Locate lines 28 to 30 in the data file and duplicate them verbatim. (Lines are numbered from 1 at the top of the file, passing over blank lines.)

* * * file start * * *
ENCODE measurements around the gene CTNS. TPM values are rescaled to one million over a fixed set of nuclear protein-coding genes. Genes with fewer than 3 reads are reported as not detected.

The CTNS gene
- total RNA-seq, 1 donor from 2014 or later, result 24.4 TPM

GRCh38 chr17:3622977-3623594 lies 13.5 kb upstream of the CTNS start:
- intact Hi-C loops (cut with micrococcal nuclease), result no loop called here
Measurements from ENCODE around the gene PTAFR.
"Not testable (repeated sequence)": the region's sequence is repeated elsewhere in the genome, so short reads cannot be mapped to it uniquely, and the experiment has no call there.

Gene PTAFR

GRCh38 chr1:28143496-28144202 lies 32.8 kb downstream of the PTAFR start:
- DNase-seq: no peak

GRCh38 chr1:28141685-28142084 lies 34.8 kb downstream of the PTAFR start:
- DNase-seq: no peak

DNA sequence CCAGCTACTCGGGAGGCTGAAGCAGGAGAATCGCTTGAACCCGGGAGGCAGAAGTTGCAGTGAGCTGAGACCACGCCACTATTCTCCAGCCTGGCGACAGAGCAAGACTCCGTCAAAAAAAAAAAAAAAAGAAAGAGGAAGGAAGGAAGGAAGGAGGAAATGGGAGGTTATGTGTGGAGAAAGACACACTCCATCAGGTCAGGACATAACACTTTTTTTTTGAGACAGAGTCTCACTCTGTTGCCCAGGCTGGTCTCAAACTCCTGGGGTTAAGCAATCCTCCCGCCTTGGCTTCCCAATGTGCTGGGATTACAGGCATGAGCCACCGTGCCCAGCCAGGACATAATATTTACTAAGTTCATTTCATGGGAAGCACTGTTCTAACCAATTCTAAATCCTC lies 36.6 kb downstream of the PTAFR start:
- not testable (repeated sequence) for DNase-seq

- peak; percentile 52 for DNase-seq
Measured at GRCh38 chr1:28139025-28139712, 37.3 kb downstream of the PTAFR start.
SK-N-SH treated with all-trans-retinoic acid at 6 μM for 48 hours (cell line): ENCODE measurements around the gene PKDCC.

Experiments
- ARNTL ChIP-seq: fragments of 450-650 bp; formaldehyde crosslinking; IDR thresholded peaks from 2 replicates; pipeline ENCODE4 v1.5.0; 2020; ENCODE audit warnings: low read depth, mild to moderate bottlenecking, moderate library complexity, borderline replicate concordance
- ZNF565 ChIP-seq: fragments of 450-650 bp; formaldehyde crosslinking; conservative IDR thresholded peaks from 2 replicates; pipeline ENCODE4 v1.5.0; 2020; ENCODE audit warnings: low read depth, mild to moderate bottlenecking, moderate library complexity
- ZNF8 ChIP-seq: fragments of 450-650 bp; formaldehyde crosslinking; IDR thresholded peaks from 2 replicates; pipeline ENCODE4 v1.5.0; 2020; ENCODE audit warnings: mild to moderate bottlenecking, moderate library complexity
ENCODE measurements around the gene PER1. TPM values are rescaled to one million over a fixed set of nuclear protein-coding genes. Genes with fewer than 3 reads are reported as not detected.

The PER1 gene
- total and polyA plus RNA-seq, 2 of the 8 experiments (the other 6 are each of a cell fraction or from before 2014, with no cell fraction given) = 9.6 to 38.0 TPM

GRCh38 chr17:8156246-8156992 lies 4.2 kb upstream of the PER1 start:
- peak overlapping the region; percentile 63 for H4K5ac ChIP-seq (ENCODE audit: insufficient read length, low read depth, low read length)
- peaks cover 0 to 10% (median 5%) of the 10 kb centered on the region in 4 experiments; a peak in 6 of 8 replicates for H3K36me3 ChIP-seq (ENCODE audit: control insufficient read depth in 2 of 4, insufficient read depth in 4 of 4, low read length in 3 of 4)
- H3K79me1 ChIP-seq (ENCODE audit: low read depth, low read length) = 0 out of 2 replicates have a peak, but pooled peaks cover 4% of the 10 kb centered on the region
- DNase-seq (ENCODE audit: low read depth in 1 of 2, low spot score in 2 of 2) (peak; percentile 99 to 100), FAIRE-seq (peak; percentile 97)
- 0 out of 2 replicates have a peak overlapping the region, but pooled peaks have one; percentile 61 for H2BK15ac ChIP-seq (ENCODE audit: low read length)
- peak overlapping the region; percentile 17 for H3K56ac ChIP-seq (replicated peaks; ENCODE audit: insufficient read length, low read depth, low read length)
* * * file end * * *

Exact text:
- H3K79me1 ChIP-seq (ENCODE audit: low read depth, low read length) = 0 out of 2 replicates have a peak, but pooled peaks cover 4% of the 10 kb centered on the region
- DNase-seq (ENCODE audit: low read depth in 1 of 2, low spot score in 2 of 2) (peak; percentile 99 to 100), FAIRE-seq (peak; percentile 97)
- 0 out of 2 replicates have a peak overlapping the region, but pooled peaks have one; percentile 61 for H2BK15ac ChIP-seq (ENCODE audit: low read length)